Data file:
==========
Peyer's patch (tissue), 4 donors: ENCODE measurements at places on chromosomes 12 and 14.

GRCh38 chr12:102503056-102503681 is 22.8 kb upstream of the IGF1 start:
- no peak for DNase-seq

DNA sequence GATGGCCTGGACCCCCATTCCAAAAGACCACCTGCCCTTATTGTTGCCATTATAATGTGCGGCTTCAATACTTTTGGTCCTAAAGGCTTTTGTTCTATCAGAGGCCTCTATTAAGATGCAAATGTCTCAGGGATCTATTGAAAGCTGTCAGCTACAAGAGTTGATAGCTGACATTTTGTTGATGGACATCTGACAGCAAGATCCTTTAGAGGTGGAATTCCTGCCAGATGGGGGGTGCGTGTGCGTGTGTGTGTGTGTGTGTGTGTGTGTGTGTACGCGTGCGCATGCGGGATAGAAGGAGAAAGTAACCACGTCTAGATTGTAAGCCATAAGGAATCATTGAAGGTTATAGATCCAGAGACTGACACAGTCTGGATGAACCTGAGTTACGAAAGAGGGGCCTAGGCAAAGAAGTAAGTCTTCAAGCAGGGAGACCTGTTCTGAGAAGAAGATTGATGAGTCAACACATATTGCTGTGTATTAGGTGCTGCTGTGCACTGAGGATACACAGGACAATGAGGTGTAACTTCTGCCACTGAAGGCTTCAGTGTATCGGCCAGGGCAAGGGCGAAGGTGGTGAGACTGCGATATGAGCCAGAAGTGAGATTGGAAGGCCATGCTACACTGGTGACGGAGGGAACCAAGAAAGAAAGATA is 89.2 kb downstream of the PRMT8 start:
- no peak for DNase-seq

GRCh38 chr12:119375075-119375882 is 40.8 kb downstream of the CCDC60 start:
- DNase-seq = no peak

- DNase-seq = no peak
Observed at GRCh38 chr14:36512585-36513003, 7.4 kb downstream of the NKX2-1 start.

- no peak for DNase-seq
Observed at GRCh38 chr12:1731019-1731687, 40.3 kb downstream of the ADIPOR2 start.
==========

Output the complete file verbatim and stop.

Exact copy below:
Peyer's patch (tissue), 4 donors: ENCODE measurements at places on chromosomes 12 and 14.

GRCh38 chr12:102503056-102503681 is 22.8 kb upstream of the IGF1 start:
- no peak for DNase-seq

DNA sequence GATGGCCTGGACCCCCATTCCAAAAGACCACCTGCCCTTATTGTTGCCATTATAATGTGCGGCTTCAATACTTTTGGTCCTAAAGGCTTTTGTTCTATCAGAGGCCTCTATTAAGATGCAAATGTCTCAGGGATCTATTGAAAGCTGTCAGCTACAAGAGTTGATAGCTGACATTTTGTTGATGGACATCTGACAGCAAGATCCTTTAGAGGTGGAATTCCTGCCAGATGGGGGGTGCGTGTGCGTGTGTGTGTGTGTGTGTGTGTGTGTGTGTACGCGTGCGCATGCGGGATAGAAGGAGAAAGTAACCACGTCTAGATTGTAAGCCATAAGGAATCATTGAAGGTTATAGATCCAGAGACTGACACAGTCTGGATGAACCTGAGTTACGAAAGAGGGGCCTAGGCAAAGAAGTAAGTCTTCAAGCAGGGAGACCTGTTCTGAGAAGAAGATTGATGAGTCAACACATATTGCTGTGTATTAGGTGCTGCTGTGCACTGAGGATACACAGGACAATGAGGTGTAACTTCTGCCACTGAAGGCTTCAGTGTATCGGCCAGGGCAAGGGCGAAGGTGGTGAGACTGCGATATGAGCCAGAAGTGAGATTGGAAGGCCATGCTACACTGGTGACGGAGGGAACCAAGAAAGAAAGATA is 89.2 kb downstream of the PRMT8 start:
- no peak for DNase-seq

GRCh38 chr12:119375075-119375882 is 40.8 kb downstream of the CCDC60 start:
- DNase-seq = no peak

- DNase-seq = no peak
Observed at GRCh38 chr14:36512585-36513003, 7.4 kb downstream of the NKX2-1 start.

- no peak for DNase-seq
Observed at GRCh38 chr12:1731019-1731687, 40.3 kb downstream of the ADIPOR2 start.